When my daughter was born almost two years ago, I wondered if she’d grow up reading books. After all, I do most of my reading online, and increasingly find myself reading short articles rather than whole books. Needless to say, she’s loved books so far, even if she’s shredded a few.
But the bigger surprise for me is that books–specifically e-books–have become such a hot industry. When I briefly worked for a consulting firm after grad school in 1999, my first assignment was to evaluate the e-book market. The readers then consisted of the Rocket ebook and SoftBook Reader. Needless to say, I correctly predicted at the time that the ebook-market wasn’t ready for prime time.
But the last days (and even the last 24 hours!) of news show that the e-book market is only starting to open up:
- In May, Sony, whose e-reader sales have lagged behind the Kindle, announced a partnership with Google in May in order to make copyright-free books available for free.
- Google just announced a service called Editions that it plans to launch in 2010 (by when it will have presumably settled the Google Books Settlement Agreement).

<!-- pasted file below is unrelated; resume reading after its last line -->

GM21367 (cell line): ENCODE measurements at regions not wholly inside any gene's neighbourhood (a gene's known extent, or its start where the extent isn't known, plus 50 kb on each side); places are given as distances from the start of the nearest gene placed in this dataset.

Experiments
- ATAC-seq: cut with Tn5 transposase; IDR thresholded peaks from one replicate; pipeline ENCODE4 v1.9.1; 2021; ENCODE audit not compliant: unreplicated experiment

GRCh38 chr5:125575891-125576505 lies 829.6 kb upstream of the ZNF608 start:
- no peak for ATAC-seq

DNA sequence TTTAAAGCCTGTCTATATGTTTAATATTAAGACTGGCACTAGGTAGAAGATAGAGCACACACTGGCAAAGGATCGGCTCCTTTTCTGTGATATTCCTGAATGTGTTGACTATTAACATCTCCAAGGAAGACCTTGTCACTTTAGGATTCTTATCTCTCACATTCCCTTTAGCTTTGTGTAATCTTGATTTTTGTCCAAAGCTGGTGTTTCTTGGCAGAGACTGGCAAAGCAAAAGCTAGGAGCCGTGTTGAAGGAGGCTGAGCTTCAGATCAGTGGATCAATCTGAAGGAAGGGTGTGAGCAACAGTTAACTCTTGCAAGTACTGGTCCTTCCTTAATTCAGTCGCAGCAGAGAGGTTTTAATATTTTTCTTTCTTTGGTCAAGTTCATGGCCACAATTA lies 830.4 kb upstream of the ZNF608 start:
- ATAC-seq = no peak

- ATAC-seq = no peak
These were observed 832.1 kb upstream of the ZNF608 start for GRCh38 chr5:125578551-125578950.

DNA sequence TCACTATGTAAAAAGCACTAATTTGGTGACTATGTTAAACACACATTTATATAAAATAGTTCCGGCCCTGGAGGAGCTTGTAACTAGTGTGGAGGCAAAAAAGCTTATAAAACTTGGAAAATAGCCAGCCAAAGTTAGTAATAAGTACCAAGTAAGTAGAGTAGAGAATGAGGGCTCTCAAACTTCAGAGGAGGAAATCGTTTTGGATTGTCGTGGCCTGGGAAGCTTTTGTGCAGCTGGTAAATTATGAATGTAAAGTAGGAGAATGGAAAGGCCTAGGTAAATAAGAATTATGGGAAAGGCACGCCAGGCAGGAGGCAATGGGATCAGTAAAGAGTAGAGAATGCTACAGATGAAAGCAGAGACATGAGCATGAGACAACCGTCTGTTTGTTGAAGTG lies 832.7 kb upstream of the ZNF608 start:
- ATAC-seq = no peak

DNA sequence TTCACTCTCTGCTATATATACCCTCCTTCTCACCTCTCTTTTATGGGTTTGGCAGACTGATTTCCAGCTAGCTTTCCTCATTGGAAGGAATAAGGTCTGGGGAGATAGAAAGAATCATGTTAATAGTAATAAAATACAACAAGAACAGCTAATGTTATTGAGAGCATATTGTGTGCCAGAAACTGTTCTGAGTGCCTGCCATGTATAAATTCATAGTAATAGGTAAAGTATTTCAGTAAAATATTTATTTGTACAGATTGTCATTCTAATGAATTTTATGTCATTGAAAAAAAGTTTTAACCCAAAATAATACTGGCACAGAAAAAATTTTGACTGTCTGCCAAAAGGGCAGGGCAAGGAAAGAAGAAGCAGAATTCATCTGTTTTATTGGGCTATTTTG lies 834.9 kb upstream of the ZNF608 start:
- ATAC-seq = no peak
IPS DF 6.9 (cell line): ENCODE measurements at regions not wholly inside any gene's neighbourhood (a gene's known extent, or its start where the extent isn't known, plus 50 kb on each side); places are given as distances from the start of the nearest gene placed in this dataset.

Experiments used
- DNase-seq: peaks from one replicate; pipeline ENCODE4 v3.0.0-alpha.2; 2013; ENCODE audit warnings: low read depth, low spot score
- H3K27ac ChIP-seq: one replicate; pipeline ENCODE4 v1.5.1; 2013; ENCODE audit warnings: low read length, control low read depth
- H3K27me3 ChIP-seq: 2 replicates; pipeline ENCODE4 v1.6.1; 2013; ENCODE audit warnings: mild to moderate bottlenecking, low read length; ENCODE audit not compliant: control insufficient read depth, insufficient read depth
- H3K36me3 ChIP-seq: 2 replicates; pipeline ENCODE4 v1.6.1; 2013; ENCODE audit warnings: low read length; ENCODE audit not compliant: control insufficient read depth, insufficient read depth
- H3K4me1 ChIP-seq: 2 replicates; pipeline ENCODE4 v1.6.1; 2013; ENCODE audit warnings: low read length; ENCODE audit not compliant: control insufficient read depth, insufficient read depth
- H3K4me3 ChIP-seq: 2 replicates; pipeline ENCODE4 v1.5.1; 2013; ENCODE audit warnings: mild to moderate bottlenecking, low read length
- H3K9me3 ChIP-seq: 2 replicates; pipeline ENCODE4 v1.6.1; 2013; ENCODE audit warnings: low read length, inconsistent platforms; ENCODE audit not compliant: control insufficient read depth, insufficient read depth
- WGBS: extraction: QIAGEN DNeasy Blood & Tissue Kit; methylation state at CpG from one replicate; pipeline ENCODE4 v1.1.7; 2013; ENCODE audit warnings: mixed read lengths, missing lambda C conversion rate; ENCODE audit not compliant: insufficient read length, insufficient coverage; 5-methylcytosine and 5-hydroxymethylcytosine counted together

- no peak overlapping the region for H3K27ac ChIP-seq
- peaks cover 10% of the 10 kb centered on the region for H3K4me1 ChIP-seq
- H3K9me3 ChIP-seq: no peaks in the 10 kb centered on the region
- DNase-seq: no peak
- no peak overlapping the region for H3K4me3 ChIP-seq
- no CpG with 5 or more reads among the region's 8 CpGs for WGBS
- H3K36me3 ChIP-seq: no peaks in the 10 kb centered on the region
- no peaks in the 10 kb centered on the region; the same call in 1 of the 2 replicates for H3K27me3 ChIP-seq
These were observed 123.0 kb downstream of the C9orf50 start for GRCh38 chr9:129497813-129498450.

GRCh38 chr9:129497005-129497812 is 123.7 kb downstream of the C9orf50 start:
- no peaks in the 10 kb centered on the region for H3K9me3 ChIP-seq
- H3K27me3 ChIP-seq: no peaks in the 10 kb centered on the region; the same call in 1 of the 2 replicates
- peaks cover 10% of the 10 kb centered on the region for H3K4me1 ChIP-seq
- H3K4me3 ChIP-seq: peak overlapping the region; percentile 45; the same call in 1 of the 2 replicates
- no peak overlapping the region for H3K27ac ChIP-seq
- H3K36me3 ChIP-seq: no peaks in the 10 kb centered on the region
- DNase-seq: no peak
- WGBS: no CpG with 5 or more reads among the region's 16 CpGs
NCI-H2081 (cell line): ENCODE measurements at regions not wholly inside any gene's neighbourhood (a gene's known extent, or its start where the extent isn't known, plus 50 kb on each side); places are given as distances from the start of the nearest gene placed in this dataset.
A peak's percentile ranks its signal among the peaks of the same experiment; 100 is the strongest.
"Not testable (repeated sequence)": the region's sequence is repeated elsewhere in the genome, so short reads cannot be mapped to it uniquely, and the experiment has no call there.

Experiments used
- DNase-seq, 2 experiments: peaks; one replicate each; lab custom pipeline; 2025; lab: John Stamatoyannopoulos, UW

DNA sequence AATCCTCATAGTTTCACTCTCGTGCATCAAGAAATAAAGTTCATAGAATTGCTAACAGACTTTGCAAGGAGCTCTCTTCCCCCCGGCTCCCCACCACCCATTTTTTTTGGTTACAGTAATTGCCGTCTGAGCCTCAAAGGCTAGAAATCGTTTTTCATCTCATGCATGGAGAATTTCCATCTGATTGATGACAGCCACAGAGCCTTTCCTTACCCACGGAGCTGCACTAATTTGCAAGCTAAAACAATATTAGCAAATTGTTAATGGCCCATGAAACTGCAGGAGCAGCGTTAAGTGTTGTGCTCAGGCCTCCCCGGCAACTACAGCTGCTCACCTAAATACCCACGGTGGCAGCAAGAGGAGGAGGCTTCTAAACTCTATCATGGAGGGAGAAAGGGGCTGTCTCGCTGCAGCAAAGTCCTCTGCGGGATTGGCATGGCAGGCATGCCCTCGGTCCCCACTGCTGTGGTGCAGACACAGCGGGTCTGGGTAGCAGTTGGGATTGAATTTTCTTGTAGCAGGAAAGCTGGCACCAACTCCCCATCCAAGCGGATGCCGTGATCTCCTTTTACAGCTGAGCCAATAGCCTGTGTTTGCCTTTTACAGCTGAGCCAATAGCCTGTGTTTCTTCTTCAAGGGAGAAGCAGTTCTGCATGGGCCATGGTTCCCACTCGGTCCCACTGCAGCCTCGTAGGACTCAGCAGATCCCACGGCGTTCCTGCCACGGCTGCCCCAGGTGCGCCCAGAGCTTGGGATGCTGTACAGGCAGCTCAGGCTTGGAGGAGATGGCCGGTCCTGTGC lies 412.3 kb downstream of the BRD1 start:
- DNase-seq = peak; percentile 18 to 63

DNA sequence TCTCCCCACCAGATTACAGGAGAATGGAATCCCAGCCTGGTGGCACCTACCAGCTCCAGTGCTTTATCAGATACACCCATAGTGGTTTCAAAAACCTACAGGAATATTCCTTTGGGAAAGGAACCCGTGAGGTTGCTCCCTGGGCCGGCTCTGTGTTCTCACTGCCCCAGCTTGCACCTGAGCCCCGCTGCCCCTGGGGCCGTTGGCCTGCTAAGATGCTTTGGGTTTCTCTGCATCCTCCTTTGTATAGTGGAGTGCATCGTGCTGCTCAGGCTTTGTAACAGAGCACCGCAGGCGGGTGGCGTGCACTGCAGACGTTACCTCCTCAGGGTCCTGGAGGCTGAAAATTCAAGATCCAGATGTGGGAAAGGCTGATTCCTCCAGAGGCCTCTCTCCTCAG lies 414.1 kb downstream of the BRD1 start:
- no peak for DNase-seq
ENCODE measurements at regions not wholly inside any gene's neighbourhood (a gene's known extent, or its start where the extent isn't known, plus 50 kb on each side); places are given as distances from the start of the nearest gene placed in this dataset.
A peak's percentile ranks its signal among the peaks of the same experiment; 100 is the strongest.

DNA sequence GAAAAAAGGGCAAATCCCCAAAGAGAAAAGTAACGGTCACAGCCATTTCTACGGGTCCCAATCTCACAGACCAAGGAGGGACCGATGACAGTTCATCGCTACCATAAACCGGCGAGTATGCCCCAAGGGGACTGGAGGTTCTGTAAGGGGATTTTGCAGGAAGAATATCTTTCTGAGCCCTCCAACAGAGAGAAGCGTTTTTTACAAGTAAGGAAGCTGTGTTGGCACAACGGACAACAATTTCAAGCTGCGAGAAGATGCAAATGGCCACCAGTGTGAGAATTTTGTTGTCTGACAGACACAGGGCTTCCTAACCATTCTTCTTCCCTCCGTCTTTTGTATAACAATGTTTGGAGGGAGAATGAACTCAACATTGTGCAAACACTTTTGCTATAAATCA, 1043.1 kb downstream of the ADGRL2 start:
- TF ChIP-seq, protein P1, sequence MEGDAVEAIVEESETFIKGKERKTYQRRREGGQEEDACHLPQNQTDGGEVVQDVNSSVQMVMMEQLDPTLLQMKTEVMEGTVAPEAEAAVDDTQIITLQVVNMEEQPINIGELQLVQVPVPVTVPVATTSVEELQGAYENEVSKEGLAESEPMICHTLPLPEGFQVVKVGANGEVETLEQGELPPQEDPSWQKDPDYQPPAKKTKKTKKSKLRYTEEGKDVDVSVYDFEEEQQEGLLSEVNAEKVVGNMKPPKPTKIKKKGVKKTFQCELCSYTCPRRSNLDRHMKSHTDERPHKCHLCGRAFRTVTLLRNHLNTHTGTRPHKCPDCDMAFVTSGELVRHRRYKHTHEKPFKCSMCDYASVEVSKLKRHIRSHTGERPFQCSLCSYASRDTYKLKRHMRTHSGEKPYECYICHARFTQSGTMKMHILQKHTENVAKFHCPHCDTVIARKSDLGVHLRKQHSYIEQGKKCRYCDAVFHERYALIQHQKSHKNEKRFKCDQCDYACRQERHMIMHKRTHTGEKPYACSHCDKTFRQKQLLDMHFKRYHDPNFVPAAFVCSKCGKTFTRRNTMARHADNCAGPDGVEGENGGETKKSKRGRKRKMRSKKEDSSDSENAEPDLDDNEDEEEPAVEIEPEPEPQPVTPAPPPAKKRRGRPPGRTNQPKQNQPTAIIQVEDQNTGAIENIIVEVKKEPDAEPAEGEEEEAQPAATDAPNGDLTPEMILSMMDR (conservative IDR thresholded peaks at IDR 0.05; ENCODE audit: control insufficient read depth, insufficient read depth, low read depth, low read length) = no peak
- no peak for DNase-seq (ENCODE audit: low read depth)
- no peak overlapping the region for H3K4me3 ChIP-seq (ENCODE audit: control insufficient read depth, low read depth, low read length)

- The Internet Archive just announced the Bookserver project as “a growing open architecture for vending and lending digital books over the Internet”.
- Spring Design just announced Alex, an e-book reader based on Google’s Android operating system.
- Barnes & Noble is expected to announce an e-reader that competes directly with the Kindle and has generated lots of buzz through leaked photos.
I grew up on books, and I’m excited to see that, a decade after the initial market failures, e-books (like touchscreens) are a mainstream reality. I still worry about who will buy them, especially considering that the marginal cost of distributing a typical e-book is even less than that of distributing a 5-minute song. A quick scan of a popular file-sharing site reveals that the pdf version of bestseller The Lost Symbol takes up less than 3MB.
Still, I’ll take a moment to celebrate the progress of technology. I’ve always known that reading was cool, but now we have the gadgets to prove it!